Politically, it wasn't what you'd expect to find in a White House occupied by Democrats: a bunch of elephants forming a receiving line.

Socially, it had to be one of the highlights of the White House Christmas season: 400 children from 89 foreign countries shaking the trunks of Babar and some of his elephant friends.

It all happened yeserday at the 17th annual White House Christmas party for diplomats' children, a tradition begun by former first lady Jacqueline Kennedy.

This year, under Rosalynn Carter, the event was also a birthday party for her 1-year-old granddaughter. Sarah Carter, a milestone duly acknowledged when everybody serenaded her with "Happy Birthday." Taking part were Sarah's aunt, Amy Carter; her brother Jason, 4; and her cousin, James Carter, almost 3.

First, though, came the show, the Washington debut of the Metropolitan Opera Ballet Company's production of Poulenc's "The Story of Babar, The Little Elephant." Decked out in dovegray costumes punctuated with oversized ears, tummies, feet and snouts, the 28-member company displayed a grace and agility seldom associated with Elephas maximus or his African cousin Loxodonta africana.

"Even New York hasn't seen it yet," said Anthony Bliss, executive director of the production, which is part of the ballet's expanded educational program begun last year by John Dexter. Dexter was there, as was James Levine, music director. Accompanying Bliss was his wife, Sally, a former dancer with the company, and their two sons, Marc, 11, and Tim, 9.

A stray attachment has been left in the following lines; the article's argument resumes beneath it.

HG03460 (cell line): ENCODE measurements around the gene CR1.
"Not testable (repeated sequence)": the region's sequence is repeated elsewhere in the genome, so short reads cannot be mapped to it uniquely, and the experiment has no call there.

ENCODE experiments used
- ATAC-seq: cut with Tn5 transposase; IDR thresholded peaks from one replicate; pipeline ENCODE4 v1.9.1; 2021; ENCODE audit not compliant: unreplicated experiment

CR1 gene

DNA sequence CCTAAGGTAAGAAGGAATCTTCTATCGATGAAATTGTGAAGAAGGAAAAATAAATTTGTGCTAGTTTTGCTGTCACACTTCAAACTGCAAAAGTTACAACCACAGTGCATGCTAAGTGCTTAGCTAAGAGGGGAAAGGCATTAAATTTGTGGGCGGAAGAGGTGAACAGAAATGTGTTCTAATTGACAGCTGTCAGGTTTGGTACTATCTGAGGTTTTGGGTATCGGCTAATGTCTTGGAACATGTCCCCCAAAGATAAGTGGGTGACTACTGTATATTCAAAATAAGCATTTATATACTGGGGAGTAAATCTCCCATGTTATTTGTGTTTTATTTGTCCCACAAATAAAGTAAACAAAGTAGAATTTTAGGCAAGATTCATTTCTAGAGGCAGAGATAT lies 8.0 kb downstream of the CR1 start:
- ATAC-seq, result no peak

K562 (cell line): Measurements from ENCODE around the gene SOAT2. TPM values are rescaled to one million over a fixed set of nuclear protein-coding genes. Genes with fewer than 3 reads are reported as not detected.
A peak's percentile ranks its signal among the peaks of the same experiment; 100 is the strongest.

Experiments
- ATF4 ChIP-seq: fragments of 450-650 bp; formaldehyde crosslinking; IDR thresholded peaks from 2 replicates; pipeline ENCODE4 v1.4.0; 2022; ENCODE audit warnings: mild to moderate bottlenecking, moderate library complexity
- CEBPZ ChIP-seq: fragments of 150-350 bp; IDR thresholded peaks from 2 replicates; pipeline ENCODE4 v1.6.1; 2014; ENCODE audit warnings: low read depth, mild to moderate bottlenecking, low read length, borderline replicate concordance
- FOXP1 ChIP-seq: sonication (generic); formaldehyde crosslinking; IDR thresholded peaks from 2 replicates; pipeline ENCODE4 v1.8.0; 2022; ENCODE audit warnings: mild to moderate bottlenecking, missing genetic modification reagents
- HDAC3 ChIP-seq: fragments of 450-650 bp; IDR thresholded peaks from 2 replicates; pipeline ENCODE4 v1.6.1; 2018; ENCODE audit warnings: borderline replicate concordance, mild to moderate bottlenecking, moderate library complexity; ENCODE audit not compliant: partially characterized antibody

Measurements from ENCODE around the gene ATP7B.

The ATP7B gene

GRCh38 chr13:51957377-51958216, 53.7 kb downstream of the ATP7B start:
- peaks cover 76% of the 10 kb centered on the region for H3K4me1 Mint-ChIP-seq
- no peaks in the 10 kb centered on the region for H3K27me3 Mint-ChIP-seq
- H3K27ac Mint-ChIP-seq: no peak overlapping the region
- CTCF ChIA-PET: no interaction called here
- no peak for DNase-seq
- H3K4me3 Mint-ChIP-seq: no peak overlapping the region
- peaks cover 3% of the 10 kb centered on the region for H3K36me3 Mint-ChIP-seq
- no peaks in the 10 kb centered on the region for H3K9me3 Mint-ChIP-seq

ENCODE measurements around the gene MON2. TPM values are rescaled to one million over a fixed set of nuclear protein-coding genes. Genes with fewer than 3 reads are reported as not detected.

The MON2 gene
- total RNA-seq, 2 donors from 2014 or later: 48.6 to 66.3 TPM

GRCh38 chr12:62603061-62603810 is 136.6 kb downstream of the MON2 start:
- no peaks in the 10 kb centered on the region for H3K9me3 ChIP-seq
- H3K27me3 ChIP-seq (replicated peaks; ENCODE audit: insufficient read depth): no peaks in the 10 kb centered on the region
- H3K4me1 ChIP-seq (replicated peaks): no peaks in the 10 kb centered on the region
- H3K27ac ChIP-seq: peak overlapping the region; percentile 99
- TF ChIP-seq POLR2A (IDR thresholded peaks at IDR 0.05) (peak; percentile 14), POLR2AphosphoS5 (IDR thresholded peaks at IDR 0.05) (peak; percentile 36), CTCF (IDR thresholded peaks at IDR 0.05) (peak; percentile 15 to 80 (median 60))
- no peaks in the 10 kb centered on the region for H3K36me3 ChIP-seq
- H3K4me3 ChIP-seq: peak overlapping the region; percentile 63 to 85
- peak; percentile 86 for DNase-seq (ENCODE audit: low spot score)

For the uninitiated, Babar is an engaging, if not exactly cuddly elephant orphaned at an early age by a trigger-happy hunter. Wandering into a big city, he is befriended by a wealthy benefactress. Eventually reunited with some cousins (one of whom he falls in love with), Babar finds the lure of the jungle irresistible and returns to marry cousin Celeste and to be crowned king.

If the ending was happy, there were moments between it and the beginning (the deaths of his mother and the elephant king) which might have warranted a few tears from a less sophisticated audience. None, however, were forthcoming from the crowd, aged 6 to 11, assembled in the East Room.

"I don't like to cry," said Hussam Nazer, 9, of Saudi Arabia, there with his sister, Aseel, 7, equally stoic.

What Hussan and others did like was the wedding, nuptials like no other, for which Celeste, the bride, chose a white lace (tent) dress; bridgegroom Babar voluminous red velvet, and the dromedary, one of the guests, what else but a camel's-hair suit.

"I liked your story," said Carolina Manhusen,6, of Sweden, rushing up to Werner Klemperer, the safari-suited narrator, over punch and cookies in the State Dining Room.

"Thank you, darling," replied Klemperer, better known to TV fans, perhaps, as Colonel Klink of "Hogan's Heroes" fame, planting a kiss on Carolina's cookie-crumbed cheek.

Yesterday's party was organized by The Hospitality and Information Service (THIS), a volunteer organization that assists diplomatic families, and was open to all requesting invitations by Dec. 11. Neither Iran nor Libya responded, a THIS spokeswoman said.

"The children of the Iranian charge d'affaires are too young," she said.

Although the children represented religious faiths other than Christianity, they responded with one somewhat tentative voice to Mrs. Carter's questioning, in her welcome, about what Christmas signified: "Love" and "Jesus Christ."

For his part, Hussam Nazer knew exactly who his hostess was.

"She's the president of America," he told a reporter.